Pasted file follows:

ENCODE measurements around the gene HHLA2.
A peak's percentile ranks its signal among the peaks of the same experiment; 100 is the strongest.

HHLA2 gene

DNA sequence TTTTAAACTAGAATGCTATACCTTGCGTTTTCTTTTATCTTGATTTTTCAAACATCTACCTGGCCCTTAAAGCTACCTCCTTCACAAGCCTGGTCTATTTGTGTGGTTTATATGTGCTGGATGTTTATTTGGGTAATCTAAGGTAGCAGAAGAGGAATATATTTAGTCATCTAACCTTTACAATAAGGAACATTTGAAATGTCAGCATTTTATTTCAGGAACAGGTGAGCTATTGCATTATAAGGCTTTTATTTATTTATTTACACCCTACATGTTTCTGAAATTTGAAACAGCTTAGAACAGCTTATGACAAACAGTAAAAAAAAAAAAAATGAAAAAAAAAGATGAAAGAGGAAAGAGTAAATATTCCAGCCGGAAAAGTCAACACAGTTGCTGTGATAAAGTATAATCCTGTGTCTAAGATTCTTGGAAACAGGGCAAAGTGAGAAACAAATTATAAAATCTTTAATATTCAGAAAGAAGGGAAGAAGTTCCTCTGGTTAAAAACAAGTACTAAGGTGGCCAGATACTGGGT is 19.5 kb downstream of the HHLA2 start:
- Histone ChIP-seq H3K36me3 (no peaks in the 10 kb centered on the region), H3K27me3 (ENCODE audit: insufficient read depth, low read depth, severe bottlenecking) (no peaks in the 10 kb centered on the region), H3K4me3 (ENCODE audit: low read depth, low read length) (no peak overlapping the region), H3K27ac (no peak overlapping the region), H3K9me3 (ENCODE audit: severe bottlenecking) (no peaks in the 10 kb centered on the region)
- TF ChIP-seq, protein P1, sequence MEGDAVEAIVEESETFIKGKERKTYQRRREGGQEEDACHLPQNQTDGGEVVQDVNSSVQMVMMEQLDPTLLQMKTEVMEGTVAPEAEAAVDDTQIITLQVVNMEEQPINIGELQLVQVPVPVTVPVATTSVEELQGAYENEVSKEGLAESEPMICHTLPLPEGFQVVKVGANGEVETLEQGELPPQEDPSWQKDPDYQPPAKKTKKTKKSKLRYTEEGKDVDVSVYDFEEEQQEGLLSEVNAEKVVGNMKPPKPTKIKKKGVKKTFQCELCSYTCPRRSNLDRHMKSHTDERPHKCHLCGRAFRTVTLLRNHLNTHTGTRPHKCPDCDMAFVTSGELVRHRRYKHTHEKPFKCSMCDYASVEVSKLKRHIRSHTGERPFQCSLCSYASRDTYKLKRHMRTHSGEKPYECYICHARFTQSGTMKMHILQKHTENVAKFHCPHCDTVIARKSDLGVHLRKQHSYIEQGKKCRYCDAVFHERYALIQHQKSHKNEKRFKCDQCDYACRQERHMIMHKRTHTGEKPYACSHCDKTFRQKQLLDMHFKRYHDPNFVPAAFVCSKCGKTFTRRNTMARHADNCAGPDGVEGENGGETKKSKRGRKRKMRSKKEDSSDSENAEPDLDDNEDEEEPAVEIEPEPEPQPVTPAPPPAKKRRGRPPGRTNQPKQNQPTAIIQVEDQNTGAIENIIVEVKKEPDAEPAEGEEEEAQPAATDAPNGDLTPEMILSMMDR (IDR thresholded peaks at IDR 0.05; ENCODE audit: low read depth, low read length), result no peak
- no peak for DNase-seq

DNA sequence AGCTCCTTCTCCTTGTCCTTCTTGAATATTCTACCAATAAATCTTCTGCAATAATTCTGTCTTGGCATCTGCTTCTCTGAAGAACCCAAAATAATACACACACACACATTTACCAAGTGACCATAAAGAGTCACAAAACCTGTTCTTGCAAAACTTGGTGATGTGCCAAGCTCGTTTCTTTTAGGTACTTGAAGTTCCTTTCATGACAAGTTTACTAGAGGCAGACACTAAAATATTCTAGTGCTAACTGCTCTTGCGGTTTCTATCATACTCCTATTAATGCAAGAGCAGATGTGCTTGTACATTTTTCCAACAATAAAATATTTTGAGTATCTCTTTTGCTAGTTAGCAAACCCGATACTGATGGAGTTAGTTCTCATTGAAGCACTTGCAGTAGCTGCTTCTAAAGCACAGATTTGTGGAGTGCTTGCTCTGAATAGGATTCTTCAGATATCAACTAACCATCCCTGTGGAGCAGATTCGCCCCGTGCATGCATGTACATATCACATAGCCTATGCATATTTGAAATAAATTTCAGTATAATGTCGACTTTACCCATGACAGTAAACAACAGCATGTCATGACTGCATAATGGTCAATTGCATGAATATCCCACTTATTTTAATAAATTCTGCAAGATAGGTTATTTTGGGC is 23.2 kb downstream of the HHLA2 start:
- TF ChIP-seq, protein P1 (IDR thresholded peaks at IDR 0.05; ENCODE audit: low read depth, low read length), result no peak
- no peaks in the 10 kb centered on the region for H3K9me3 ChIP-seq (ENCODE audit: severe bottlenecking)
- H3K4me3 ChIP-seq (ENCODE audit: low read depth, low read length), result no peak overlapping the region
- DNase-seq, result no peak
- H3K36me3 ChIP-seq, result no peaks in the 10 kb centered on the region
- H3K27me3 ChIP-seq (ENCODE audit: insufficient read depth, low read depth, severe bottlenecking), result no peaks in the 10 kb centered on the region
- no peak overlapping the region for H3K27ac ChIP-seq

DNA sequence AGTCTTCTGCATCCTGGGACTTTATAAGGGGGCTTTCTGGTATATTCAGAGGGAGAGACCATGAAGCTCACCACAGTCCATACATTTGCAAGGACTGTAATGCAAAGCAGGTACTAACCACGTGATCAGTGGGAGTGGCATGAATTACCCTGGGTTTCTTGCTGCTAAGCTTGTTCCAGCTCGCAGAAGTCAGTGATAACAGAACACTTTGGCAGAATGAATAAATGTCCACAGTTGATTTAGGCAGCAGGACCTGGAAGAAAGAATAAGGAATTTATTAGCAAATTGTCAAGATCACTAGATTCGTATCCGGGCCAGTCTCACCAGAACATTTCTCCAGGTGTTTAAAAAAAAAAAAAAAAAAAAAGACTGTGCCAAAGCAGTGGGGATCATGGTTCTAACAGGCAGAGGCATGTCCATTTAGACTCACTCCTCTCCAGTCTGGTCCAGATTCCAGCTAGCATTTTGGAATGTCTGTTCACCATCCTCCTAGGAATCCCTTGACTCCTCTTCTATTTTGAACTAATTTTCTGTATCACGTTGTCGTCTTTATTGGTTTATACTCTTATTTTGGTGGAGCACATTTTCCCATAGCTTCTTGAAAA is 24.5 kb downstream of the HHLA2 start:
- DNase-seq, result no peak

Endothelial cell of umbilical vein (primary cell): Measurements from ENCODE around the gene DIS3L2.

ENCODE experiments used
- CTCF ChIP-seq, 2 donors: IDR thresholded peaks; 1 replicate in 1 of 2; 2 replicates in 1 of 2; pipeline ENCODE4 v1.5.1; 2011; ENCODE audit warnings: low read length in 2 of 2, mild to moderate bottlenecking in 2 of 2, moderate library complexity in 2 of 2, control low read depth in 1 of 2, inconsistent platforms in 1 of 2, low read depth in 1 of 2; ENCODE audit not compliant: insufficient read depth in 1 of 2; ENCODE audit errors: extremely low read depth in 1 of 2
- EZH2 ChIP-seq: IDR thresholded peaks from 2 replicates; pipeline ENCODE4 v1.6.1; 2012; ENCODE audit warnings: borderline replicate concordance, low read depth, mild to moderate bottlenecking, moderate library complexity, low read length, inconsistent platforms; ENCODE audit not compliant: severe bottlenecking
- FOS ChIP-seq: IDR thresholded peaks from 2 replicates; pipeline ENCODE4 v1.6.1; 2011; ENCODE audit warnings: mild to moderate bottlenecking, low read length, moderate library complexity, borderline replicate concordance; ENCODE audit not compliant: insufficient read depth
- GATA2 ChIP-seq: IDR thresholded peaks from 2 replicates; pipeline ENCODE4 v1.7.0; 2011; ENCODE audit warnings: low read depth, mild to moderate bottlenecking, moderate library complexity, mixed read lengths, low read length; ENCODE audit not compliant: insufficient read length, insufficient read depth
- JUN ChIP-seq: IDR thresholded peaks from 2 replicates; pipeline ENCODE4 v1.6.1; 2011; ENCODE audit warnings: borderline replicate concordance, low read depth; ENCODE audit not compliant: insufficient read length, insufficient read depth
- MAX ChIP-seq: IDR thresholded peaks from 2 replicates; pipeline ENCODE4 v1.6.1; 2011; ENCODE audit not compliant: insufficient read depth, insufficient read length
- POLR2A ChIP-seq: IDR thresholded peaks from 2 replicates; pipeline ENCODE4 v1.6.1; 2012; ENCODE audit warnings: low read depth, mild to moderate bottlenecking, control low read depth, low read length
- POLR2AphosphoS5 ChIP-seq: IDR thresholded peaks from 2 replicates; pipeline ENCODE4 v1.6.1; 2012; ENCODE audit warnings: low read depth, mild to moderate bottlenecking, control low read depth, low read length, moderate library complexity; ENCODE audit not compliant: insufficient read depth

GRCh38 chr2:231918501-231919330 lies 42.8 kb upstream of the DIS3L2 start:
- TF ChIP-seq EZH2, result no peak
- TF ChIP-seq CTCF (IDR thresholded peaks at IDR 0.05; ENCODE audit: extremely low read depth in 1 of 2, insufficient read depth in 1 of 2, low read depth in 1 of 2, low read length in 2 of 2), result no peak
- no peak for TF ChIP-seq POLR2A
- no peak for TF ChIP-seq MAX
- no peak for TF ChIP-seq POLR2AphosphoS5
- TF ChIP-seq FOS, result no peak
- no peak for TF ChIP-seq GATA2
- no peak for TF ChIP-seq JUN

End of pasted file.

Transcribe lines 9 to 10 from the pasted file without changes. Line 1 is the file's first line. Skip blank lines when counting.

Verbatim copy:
- TF ChIP-seq, protein P1 (IDR thresholded peaks at IDR 0.05; ENCODE audit: low read depth, low read length), result no peak
- no peaks in the 10 kb centered on the region for H3K9me3 ChIP-seq (ENCODE audit: severe bottlenecking)